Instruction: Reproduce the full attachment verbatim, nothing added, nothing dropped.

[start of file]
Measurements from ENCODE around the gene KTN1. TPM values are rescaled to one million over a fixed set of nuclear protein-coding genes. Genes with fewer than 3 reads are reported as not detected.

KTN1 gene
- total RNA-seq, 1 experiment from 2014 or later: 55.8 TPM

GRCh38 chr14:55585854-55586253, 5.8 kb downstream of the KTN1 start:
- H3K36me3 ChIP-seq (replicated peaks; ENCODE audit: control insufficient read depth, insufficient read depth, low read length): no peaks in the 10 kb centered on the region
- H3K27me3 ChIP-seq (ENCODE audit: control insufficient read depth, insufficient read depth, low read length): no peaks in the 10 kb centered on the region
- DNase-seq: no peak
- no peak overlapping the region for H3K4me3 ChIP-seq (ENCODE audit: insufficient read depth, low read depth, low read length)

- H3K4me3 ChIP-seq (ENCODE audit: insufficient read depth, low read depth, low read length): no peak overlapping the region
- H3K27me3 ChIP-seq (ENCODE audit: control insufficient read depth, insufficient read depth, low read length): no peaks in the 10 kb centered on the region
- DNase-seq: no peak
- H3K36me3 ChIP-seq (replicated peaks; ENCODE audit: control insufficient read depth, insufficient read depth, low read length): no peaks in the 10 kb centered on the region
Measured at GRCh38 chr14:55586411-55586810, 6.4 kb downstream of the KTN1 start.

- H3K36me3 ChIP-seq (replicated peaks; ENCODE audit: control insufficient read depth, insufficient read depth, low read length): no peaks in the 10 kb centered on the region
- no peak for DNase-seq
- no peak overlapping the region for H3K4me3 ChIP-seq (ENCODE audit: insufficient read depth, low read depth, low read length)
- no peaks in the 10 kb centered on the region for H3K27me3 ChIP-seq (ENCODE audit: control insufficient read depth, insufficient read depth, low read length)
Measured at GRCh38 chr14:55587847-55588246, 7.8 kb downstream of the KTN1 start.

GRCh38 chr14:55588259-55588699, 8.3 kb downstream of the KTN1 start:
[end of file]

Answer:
Measurements from ENCODE around the gene KTN1. TPM values are rescaled to one million over a fixed set of nuclear protein-coding genes. Genes with fewer than 3 reads are reported as not detected.

KTN1 gene
- total RNA-seq, 1 experiment from 2014 or later: 55.8 TPM

GRCh38 chr14:55585854-55586253, 5.8 kb downstream of the KTN1 start:
- H3K36me3 ChIP-seq (replicated peaks; ENCODE audit: control insufficient read depth, insufficient read depth, low read length): no peaks in the 10 kb centered on the region
- H3K27me3 ChIP-seq (ENCODE audit: control insufficient read depth, insufficient read depth, low read length): no peaks in the 10 kb centered on the region
- DNase-seq: no peak
- no peak overlapping the region for H3K4me3 ChIP-seq (ENCODE audit: insufficient read depth, low read depth, low read length)

- H3K4me3 ChIP-seq (ENCODE audit: insufficient read depth, low read depth, low read length): no peak overlapping the region
- H3K27me3 ChIP-seq (ENCODE audit: control insufficient read depth, insufficient read depth, low read length): no peaks in the 10 kb centered on the region
- DNase-seq: no peak
- H3K36me3 ChIP-seq (replicated peaks; ENCODE audit: control insufficient read depth, insufficient read depth, low read length): no peaks in the 10 kb centered on the region
Measured at GRCh38 chr14:55586411-55586810, 6.4 kb downstream of the KTN1 start.

- H3K36me3 ChIP-seq (replicated peaks; ENCODE audit: control insufficient read depth, insufficient read depth, low read length): no peaks in the 10 kb centered on the region
- no peak for DNase-seq
- no peak overlapping the region for H3K4me3 ChIP-seq (ENCODE audit: insufficient read depth, low read depth, low read length)
- no peaks in the 10 kb centered on the region for H3K27me3 ChIP-seq (ENCODE audit: control insufficient read depth, insufficient read depth, low read length)
Measured at GRCh38 chr14:55587847-55588246, 7.8 kb downstream of the KTN1 start.

GRCh38 chr14:55588259-55588699, 8.3 kb downstream of the KTN1 start: